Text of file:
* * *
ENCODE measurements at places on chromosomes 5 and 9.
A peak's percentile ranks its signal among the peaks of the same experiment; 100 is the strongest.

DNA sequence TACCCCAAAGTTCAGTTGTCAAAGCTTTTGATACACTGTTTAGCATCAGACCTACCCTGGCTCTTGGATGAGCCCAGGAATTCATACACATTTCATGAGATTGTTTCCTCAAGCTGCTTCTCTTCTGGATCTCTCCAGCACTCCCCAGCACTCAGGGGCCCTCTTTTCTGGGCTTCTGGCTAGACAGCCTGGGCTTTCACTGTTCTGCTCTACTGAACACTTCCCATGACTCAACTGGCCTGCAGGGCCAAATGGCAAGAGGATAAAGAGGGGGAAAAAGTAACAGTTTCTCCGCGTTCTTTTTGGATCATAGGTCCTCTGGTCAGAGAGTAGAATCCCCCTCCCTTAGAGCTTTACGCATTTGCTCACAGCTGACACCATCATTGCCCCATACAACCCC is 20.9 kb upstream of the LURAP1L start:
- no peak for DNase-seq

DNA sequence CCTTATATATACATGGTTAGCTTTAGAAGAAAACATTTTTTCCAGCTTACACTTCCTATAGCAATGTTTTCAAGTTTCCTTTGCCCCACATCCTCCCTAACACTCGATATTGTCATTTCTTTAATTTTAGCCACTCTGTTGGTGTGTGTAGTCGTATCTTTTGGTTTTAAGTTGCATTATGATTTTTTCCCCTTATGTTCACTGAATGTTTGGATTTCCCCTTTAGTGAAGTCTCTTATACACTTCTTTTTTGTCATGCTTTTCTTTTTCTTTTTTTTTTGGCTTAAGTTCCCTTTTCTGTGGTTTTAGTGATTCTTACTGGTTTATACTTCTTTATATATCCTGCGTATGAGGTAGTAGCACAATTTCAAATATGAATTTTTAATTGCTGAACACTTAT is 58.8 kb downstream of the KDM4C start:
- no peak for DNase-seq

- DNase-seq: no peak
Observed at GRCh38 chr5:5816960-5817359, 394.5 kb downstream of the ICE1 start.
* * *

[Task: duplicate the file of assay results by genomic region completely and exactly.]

ENCODE measurements at places on chromosomes 5 and 9.
A peak's percentile ranks its signal among the peaks of the same experiment; 100 is the strongest.

DNA sequence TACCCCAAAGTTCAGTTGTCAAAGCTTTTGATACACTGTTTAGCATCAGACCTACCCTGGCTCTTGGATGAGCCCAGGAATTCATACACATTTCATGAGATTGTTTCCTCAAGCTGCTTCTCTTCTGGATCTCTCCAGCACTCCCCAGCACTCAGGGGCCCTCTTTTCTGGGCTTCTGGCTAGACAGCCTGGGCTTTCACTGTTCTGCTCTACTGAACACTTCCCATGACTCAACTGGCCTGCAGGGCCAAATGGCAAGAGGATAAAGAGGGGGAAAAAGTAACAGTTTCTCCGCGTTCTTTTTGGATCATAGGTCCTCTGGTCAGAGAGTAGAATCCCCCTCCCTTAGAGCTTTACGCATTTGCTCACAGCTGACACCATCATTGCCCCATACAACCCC is 20.9 kb upstream of the LURAP1L start:
- no peak for DNase-seq

DNA sequence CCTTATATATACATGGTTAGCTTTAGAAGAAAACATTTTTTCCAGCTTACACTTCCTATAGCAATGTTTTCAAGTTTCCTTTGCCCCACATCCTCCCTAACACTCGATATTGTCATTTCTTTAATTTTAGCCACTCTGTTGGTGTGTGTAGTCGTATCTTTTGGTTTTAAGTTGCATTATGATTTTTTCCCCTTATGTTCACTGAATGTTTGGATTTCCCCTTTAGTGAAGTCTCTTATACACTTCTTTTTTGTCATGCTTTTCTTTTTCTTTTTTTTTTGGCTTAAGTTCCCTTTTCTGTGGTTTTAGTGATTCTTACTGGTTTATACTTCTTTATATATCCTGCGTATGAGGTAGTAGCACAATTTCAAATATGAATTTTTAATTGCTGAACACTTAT is 58.8 kb downstream of the KDM4C start:
- no peak for DNase-seq

- DNase-seq: no peak
Observed at GRCh38 chr5:5816960-5817359, 394.5 kb downstream of the ICE1 start.